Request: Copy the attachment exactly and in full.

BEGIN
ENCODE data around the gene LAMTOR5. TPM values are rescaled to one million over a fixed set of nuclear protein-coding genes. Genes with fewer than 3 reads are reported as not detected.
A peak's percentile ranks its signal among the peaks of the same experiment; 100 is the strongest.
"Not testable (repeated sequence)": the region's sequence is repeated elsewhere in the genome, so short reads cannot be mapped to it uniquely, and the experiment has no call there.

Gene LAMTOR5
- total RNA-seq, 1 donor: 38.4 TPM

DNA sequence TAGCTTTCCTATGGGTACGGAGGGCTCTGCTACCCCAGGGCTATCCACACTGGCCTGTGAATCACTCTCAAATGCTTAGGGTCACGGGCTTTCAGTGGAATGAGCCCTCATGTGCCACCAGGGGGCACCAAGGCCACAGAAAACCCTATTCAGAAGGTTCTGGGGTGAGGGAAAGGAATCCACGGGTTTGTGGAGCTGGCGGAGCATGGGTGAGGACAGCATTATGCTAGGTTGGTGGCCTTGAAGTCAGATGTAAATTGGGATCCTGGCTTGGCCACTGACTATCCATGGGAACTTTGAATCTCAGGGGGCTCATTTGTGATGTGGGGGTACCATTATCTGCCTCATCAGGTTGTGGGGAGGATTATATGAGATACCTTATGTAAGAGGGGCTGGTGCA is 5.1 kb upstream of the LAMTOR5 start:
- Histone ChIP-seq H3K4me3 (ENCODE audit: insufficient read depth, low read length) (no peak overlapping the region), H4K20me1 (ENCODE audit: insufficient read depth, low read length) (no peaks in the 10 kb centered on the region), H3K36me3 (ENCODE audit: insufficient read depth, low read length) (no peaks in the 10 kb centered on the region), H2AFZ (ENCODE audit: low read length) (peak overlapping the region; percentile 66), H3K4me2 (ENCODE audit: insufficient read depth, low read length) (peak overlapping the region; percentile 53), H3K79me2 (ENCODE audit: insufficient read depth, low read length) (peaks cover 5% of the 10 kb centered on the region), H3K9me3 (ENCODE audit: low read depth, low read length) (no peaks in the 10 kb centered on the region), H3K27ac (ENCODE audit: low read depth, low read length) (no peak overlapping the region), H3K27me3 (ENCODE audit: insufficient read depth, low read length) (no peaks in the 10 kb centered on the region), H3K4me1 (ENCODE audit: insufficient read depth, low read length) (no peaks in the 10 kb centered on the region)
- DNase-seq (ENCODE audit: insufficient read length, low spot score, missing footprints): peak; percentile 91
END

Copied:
ENCODE data around the gene LAMTOR5. TPM values are rescaled to one million over a fixed set of nuclear protein-coding genes. Genes with fewer than 3 reads are reported as not detected.
A peak's percentile ranks its signal among the peaks of the same experiment; 100 is the strongest.
"Not testable (repeated sequence)": the region's sequence is repeated elsewhere in the genome, so short reads cannot be mapped to it uniquely, and the experiment has no call there.

Gene LAMTOR5
- total RNA-seq, 1 donor: 38.4 TPM

DNA sequence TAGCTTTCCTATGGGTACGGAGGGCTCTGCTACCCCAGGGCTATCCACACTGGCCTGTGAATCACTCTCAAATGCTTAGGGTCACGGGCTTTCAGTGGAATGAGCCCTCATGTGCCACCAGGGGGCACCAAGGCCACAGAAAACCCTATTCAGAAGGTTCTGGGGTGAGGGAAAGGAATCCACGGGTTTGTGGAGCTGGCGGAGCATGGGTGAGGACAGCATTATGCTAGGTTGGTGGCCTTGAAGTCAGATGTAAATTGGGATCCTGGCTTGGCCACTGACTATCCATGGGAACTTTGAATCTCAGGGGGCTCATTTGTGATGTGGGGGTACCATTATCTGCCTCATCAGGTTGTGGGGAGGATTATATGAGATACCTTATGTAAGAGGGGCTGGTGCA is 5.1 kb upstream of the LAMTOR5 start:
- Histone ChIP-seq H3K4me3 (ENCODE audit: insufficient read depth, low read length) (no peak overlapping the region), H4K20me1 (ENCODE audit: insufficient read depth, low read length) (no peaks in the 10 kb centered on the region), H3K36me3 (ENCODE audit: insufficient read depth, low read length) (no peaks in the 10 kb centered on the region), H2AFZ (ENCODE audit: low read length) (peak overlapping the region; percentile 66), H3K4me2 (ENCODE audit: insufficient read depth, low read length) (peak overlapping the region; percentile 53), H3K79me2 (ENCODE audit: insufficient read depth, low read length) (peaks cover 5% of the 10 kb centered on the region), H3K9me3 (ENCODE audit: low read depth, low read length) (no peaks in the 10 kb centered on the region), H3K27ac (ENCODE audit: low read depth, low read length) (no peak overlapping the region), H3K27me3 (ENCODE audit: insufficient read depth, low read length) (no peaks in the 10 kb centered on the region), H3K4me1 (ENCODE audit: insufficient read depth, low read length) (no peaks in the 10 kb centered on the region)
- DNase-seq (ENCODE audit: insufficient read length, low spot score, missing footprints): peak; percentile 91